WEST HOLLYWOOD – Wednesday morning, Nov. 4, after a harrowing Election Night where Democrats saw their wishes for a Blue Wave crash on the jagged cliffs of Trumpism, Los Angeles County Democratic Party Chair Mark J. Gonzalez managed to find a patch of blue in the foggy political sky.
“Last night, Americans proved that, as our nation has always done, we will work to vanquish threats. Last night, millions of Americans chose hope over fear, progress over bigotry, democracy over authoritarianism,” Gonzalez said in a statement noting that a record 150+ million Americans voted. “This election cycle, we hit 3 million registered Democrats and we could not be more hopeful for our future as a nation and the future of our county and state.”
With early voting and Trump-ordered confusion at numerous post offices, the official outcome of many races, including the presidential race, may not be known for weeks. In California, county elections officials must report all final results to the Secretary of State by Dec. 4 to be certified by Dec. 11. Meanwhile, county clerks are regularly updating their results, including Los Angeles County which reported early Wednesday on LAVote.net the results for 99% of the 3,383 precincts.
Interestingly, while Democrats on the federal level are dumbstruck by the success of Donald Trump’s messaging lies about “socialism,” abject racism about keeping streets and neighborhoods “safe,” and economic prowess during the nation’s near depression caused by his incapacity to handle the COVID-19 crisis, – on the ground in California, there were real signs of youthful progressive activism demonstrating real political strength.
There was perhaps no greater example of this longing for generational change than in the race for two seats on the West Hollywood City Council.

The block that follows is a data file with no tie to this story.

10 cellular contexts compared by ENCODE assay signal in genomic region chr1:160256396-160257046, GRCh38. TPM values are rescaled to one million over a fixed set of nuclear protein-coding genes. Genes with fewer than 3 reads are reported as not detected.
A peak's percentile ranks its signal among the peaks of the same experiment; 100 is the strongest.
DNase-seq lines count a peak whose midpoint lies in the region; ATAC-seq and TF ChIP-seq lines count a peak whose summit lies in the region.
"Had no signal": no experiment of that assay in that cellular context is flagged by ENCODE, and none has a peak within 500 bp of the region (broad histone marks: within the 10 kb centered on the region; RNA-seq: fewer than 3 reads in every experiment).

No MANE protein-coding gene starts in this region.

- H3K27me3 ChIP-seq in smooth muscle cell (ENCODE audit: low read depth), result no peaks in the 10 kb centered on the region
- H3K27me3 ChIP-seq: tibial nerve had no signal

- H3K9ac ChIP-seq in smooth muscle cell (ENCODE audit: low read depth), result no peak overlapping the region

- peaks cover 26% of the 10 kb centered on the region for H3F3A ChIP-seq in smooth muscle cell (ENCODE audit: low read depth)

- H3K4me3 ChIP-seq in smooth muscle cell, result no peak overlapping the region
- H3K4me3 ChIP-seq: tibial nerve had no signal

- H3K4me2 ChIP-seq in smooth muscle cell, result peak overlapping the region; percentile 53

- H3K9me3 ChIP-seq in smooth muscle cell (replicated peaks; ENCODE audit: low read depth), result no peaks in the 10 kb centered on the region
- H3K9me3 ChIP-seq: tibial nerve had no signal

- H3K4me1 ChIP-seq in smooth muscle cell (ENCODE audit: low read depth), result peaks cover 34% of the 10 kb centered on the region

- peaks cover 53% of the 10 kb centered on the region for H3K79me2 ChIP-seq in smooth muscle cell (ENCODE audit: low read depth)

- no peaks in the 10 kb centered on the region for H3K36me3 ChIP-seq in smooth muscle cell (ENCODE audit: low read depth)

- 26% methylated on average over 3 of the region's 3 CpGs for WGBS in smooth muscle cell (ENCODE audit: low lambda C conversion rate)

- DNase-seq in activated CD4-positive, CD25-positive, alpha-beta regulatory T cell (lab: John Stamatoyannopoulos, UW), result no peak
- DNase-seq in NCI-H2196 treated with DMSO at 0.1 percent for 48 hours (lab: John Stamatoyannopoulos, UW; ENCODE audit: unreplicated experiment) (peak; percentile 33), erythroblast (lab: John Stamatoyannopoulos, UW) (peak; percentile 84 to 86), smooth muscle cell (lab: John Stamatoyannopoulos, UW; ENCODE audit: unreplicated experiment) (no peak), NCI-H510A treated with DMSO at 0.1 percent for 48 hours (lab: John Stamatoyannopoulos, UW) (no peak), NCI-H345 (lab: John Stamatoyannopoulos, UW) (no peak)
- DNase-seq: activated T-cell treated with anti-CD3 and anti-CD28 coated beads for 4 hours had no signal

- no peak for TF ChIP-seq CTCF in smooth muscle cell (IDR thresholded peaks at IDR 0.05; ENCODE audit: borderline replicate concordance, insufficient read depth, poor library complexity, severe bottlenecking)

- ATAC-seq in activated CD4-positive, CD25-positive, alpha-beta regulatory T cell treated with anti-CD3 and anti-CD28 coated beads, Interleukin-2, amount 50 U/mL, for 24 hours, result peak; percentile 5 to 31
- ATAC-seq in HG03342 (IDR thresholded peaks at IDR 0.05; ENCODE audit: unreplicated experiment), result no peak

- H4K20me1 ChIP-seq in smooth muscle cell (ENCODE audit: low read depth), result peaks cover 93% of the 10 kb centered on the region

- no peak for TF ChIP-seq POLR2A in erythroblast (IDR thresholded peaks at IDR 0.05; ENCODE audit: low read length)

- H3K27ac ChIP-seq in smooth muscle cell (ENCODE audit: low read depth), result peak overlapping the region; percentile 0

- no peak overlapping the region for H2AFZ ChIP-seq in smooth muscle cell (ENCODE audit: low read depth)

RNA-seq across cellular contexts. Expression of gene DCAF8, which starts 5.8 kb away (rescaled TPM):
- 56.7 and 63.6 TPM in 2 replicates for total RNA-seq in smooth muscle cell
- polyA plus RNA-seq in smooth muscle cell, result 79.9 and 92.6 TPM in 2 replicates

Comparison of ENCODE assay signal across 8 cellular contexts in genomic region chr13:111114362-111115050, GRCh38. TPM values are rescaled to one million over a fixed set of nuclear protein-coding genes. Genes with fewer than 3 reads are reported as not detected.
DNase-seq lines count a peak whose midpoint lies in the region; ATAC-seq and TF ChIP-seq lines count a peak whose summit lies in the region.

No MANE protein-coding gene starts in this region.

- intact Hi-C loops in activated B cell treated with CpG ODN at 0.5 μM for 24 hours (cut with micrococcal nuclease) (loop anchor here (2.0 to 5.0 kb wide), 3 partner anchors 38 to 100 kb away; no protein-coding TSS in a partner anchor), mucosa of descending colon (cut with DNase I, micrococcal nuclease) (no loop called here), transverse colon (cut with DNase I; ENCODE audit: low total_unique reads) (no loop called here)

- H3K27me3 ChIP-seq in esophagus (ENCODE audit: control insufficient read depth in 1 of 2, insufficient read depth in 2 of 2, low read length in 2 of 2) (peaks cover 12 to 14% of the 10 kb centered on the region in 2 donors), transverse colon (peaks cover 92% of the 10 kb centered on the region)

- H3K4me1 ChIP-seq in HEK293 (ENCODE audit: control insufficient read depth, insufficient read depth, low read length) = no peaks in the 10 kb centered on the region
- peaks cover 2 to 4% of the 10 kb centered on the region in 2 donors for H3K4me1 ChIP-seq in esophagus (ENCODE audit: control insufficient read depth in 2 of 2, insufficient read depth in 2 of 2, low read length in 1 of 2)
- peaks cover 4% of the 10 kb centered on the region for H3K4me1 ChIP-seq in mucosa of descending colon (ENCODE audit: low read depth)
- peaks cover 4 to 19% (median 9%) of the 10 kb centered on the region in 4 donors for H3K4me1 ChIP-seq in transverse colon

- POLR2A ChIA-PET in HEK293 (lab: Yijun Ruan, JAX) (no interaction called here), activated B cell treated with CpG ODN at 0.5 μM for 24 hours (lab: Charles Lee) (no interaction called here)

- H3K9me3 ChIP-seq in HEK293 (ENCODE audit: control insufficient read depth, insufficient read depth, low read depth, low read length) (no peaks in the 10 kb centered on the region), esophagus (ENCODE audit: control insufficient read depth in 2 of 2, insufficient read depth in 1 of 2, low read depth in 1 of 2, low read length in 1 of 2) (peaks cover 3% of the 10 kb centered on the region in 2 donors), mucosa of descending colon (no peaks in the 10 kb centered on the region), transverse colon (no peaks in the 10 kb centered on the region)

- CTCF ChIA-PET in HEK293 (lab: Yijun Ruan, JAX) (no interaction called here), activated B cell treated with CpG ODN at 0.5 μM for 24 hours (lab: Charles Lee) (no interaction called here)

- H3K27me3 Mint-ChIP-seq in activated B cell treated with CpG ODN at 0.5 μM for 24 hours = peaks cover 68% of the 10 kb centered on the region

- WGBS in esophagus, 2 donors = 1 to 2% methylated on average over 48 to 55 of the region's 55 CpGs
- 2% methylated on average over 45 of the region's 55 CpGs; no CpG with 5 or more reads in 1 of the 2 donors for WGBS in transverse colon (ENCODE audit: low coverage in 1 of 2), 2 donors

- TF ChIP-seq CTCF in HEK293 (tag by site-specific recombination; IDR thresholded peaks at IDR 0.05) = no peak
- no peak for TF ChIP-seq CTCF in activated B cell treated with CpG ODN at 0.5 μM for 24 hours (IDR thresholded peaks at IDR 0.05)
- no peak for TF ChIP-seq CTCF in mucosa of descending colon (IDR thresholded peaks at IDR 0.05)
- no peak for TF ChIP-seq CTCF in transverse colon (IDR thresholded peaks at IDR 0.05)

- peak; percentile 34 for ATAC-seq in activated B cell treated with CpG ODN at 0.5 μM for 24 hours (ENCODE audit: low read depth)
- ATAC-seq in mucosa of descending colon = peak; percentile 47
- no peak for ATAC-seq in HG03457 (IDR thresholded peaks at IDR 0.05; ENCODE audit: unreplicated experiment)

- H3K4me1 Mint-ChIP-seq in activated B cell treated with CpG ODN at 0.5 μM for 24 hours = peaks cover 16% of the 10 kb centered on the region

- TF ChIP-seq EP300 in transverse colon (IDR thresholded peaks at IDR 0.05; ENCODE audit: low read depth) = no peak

Attorney Sepi Shyne, a WeHo Business License Commissioner, and LGBTQ and Iranian-American advocate and John Erickson, a former Legislative Representative at Los Angeles World Airports, longtime WeHo city community outreach and event planner and LGBTQ and NOW/LA activist ousted longtime incumbents Councilmember and WeHo City co-founder John Heilman, a lawyer, law professor and longtime human rights, LGBTQ and AIDS advocate and Councilmember John Duran, a criminal defense attorney, radio host and longtime LGBTQ and AIDS activist.
Shyne — the top vote getter with 6,738 votes (23.49%) — and Erickson, who garnered 6,228 votes (21.71%), both posted notes of gratitude on their Facebook pages but withheld further comment until more votes are counted. Heilman remained silent, but Duran — who has become renown for his daily COVID updates, posted some thanks and some thoughts.
“It appears that both John Heilman and I are not going to be re-elected to Weho Council, Duran wrote, noting that not all the ballots are in and counted. “But it looks likely that the voters wanted change and fresh faces at city hall. If this is the case, we all need to support the new council members because they will have a heavy lift immediately in dealing with a public health emergency and West Hollywood economic collapse. I will wish them well and will offer to help anyway that I can….If I lose – it has been a GREAT 20 years on council.”